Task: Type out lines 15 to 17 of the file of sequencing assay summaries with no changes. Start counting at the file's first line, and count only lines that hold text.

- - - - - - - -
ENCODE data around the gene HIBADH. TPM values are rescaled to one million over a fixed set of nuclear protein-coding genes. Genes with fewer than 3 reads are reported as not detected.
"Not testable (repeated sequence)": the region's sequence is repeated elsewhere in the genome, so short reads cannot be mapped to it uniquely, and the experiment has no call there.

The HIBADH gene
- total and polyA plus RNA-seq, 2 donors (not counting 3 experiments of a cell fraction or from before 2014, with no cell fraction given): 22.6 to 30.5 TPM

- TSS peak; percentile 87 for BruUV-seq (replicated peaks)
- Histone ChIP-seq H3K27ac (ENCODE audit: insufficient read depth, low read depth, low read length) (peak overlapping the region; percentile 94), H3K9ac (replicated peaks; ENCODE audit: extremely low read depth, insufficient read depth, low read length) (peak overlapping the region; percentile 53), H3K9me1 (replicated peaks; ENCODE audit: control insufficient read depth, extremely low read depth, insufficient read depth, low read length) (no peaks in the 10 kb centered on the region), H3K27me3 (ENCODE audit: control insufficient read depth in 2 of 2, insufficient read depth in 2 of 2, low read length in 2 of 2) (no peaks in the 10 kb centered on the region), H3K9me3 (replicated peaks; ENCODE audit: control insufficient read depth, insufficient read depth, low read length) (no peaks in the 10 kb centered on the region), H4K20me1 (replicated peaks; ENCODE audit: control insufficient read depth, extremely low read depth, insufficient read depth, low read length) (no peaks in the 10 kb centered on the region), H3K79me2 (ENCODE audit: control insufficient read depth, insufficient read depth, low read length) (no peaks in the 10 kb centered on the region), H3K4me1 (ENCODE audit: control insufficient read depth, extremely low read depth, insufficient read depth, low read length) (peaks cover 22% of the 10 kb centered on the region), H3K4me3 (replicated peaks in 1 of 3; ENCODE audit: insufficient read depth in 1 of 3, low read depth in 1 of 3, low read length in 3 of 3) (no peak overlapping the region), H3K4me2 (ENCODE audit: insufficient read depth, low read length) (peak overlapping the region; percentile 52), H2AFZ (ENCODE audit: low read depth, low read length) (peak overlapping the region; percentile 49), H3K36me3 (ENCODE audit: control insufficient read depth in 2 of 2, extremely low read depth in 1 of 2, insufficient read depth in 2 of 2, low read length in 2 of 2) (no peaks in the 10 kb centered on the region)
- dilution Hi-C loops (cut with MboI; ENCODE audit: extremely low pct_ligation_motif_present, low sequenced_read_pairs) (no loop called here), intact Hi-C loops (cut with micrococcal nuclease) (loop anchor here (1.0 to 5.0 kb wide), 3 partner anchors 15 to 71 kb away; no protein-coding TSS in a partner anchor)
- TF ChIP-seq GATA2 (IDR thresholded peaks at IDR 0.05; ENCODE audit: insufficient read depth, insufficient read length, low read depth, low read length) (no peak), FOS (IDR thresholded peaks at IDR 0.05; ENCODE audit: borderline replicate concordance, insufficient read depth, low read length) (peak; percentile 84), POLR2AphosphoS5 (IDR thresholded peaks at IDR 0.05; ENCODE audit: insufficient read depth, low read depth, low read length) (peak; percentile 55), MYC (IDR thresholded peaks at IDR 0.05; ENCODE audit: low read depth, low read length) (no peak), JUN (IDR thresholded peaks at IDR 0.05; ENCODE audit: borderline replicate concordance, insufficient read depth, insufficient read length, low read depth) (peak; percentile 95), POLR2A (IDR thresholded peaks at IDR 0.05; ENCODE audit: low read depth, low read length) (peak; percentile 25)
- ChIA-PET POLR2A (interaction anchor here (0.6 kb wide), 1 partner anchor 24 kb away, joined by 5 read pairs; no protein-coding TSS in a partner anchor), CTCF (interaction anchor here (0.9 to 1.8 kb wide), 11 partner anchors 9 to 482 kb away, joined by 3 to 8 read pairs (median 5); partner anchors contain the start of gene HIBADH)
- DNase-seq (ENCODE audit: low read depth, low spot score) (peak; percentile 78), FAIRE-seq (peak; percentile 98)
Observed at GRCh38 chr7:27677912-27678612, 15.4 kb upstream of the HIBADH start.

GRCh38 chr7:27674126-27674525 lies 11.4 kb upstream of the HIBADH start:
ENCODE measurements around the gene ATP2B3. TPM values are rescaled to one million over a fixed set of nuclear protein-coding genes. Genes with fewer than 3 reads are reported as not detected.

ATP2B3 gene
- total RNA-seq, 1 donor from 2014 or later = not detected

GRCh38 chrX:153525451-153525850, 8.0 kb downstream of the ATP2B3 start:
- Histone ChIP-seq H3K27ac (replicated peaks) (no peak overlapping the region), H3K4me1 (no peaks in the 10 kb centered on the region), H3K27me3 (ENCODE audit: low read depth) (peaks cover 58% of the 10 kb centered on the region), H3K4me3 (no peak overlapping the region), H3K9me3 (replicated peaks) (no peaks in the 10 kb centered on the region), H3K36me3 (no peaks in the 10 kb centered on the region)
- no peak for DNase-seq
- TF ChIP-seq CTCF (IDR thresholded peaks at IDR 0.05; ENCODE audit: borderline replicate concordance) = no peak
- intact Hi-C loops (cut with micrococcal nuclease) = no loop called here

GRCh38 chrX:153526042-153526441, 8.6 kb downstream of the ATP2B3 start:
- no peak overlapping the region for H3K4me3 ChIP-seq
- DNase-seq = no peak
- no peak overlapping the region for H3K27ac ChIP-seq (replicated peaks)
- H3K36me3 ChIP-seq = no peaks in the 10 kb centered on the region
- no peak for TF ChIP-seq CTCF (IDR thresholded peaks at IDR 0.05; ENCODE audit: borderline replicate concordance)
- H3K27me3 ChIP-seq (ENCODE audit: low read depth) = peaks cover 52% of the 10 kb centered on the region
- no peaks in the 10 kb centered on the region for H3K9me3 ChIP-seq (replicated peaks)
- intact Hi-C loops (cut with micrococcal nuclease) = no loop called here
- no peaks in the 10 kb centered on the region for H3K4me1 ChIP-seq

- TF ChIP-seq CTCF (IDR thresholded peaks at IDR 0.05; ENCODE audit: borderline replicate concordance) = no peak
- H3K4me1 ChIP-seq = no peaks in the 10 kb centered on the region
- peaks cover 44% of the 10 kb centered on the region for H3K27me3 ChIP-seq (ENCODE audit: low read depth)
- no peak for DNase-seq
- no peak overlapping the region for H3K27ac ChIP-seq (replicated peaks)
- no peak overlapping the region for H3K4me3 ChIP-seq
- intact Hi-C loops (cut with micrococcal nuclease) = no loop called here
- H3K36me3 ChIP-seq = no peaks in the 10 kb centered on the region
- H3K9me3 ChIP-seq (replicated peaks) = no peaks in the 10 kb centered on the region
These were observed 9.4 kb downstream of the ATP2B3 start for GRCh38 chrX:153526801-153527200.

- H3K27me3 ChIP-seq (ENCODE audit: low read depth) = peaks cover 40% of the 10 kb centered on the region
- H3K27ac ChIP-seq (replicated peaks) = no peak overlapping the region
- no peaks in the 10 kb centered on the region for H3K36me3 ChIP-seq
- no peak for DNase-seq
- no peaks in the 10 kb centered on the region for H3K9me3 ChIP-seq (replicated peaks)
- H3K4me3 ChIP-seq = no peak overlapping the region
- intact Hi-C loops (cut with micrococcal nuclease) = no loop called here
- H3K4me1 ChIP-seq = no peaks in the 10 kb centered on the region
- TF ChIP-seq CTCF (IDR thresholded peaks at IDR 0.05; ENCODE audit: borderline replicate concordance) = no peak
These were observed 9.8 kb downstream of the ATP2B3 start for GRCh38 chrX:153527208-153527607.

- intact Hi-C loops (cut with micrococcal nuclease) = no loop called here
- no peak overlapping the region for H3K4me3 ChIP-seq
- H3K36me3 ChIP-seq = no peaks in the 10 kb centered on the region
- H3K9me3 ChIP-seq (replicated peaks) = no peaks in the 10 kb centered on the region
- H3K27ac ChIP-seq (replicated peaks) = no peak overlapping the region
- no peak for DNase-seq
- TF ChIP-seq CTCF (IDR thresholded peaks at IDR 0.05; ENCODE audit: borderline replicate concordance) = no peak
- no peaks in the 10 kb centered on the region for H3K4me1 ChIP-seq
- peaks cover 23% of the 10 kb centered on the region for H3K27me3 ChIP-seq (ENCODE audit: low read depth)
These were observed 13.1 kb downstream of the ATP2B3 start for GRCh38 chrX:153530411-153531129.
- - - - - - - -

- total RNA-seq, 1 donor from 2014 or later = not detected

GRCh38 chrX:153525451-153525850, 8.0 kb downstream of the ATP2B3 start:
- Histone ChIP-seq H3K27ac (replicated peaks) (no peak overlapping the region), H3K4me1 (no peaks in the 10 kb centered on the region), H3K27me3 (ENCODE audit: low read depth) (peaks cover 58% of the 10 kb centered on the region), H3K4me3 (no peak overlapping the region), H3K9me3 (replicated peaks) (no peaks in the 10 kb centered on the region), H3K36me3 (no peaks in the 10 kb centered on the region)